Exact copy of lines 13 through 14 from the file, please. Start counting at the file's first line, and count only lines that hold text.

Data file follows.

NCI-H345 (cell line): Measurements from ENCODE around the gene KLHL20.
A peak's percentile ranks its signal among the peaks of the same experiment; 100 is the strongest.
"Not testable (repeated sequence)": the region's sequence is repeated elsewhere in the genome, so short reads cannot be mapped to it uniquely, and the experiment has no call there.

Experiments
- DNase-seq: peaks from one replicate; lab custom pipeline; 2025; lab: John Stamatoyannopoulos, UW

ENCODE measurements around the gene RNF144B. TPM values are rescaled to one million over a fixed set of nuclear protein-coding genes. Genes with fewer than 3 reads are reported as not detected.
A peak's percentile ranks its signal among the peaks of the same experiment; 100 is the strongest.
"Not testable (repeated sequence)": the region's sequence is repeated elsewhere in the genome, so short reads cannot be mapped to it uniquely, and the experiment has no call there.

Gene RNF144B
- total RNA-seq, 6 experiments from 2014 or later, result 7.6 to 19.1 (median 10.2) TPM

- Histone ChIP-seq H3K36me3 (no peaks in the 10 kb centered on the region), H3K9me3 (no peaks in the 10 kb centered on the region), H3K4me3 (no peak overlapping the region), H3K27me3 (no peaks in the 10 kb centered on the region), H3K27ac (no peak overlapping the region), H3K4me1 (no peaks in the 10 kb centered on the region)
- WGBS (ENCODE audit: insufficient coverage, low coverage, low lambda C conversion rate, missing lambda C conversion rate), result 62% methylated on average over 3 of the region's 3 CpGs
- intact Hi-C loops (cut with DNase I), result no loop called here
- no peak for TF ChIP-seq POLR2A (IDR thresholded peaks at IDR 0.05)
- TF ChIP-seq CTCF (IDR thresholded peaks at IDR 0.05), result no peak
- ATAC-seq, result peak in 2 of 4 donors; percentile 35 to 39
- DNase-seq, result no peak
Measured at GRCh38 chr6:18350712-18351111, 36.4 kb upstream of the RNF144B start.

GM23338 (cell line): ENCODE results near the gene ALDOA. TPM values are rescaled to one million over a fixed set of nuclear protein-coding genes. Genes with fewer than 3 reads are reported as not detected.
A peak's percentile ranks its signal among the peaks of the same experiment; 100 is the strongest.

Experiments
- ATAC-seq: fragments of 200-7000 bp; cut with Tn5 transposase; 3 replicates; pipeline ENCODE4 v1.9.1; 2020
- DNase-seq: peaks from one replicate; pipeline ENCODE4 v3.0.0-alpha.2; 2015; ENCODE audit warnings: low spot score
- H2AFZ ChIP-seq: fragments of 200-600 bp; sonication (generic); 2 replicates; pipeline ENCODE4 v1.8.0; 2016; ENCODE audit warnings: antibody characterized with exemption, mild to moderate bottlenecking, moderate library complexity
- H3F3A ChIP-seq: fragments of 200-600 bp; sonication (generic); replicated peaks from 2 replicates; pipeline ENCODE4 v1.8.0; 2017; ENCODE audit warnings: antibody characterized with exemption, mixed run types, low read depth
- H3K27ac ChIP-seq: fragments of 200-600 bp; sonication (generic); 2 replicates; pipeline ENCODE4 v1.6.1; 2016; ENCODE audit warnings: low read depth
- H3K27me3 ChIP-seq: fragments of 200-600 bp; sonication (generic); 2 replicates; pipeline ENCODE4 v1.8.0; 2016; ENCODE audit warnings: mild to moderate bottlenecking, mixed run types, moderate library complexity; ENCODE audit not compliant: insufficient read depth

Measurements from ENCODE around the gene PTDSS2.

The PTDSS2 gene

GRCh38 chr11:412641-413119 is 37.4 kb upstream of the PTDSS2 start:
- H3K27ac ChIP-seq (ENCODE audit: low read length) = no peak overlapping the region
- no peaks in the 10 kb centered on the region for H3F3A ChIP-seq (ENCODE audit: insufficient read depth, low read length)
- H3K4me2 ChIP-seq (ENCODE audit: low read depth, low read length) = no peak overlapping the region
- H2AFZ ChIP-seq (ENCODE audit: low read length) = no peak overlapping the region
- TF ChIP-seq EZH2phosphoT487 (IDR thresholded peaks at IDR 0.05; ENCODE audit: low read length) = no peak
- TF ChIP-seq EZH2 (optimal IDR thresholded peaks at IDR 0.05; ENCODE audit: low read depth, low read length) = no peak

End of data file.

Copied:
- intact Hi-C loops (cut with DNase I), result no loop called here
- no peak for TF ChIP-seq POLR2A (IDR thresholded peaks at IDR 0.05)